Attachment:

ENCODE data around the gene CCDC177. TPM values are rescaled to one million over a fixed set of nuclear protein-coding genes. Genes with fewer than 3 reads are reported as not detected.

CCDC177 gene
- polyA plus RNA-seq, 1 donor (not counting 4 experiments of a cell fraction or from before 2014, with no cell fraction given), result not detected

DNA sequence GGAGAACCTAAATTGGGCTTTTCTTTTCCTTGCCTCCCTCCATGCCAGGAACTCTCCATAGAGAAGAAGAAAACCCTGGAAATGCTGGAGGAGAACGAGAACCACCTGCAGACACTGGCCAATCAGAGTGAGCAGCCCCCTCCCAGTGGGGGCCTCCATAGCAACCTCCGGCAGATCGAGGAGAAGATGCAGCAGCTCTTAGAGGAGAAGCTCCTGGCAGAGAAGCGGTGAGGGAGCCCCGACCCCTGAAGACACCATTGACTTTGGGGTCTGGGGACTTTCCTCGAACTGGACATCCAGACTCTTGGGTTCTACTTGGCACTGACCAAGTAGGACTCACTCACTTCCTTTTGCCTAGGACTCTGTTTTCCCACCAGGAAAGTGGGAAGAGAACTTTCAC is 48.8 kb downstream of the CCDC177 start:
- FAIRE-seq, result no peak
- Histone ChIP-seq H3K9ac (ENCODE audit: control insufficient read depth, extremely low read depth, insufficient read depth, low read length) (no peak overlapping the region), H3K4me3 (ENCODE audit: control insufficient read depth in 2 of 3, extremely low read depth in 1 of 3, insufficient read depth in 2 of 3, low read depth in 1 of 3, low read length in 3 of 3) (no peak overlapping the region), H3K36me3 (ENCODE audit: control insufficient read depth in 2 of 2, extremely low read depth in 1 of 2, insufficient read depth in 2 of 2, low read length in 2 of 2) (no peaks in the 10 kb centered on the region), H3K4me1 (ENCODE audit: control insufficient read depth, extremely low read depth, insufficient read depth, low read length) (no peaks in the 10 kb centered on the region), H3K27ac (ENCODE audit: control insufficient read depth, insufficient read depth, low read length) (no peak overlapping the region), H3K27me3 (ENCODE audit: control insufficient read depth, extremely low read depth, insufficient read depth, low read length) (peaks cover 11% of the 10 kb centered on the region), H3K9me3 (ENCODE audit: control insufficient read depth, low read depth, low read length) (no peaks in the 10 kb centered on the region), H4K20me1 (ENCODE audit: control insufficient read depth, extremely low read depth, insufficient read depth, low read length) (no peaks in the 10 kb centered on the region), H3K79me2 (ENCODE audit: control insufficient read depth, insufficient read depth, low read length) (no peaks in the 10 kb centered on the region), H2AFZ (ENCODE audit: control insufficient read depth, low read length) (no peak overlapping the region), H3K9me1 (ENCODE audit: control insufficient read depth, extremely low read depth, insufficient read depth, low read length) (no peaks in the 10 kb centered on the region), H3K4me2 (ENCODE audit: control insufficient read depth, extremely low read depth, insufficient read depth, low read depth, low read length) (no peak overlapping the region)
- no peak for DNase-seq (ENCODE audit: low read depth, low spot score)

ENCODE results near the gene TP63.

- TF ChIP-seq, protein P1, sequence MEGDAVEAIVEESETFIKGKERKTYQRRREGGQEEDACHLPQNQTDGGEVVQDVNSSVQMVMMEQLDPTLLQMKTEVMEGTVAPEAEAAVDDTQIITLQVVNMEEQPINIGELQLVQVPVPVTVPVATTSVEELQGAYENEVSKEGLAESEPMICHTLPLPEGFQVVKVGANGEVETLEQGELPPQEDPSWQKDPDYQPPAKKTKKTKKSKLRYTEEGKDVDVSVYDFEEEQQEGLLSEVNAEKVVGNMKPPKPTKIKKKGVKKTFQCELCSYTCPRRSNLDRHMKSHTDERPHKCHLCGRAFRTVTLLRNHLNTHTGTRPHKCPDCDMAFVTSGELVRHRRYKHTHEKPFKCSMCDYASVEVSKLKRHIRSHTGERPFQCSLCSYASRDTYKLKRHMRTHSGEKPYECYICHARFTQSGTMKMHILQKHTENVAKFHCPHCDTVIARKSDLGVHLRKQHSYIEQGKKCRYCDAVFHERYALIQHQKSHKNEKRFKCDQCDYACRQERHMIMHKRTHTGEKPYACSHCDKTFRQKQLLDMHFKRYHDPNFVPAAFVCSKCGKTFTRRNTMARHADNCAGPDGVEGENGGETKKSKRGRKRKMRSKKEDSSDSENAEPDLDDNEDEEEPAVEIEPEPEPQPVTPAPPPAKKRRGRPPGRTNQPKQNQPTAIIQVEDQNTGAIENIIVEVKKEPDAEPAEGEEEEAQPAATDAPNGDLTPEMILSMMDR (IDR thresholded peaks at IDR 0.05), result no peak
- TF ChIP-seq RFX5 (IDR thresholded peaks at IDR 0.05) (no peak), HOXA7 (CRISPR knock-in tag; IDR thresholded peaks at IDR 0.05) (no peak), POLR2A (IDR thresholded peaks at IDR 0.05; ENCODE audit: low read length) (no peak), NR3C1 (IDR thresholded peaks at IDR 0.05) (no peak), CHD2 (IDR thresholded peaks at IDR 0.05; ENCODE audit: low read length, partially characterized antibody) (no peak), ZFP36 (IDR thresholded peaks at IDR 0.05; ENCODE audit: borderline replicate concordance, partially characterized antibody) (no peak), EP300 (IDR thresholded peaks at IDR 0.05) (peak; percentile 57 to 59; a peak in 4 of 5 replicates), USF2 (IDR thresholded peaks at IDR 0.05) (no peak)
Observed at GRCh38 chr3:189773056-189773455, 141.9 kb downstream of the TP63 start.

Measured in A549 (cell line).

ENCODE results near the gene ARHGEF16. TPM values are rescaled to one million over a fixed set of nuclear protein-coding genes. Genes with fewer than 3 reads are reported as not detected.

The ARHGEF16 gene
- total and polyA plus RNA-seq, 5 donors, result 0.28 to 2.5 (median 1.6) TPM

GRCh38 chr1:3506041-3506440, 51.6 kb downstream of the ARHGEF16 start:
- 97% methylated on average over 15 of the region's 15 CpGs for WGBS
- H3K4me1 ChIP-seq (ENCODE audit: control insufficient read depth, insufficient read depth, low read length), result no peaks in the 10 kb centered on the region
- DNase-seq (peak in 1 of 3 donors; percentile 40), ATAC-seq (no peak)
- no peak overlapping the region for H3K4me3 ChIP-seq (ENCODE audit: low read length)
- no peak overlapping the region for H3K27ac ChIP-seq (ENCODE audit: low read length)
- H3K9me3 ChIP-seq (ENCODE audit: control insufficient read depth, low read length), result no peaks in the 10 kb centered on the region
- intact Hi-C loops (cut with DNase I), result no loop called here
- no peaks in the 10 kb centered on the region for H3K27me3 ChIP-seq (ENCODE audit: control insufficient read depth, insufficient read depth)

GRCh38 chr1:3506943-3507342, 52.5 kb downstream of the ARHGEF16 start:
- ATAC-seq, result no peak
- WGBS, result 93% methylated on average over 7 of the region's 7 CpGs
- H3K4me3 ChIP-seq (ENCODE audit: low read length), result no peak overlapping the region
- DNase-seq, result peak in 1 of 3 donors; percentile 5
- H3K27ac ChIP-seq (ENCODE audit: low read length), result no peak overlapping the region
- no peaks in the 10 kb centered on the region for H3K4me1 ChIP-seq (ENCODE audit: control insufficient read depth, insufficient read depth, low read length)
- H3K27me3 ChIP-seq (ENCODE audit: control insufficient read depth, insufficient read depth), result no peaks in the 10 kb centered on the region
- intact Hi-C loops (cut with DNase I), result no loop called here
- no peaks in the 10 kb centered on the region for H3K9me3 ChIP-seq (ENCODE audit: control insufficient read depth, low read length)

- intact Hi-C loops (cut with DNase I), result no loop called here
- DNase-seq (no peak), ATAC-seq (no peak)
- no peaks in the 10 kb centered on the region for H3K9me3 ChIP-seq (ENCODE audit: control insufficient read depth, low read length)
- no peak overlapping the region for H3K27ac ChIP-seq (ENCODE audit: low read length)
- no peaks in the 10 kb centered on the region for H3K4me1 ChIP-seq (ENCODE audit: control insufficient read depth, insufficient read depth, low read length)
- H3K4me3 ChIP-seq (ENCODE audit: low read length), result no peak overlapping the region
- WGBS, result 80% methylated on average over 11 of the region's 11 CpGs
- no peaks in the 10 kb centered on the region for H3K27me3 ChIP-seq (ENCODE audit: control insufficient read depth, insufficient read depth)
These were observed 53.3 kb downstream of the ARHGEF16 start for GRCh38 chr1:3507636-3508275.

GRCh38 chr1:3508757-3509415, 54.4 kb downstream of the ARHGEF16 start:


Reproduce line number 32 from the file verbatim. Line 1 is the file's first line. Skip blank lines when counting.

- H3K27me3 ChIP-seq (ENCODE audit: control insufficient read depth, insufficient read depth), result no peaks in the 10 kb centered on the region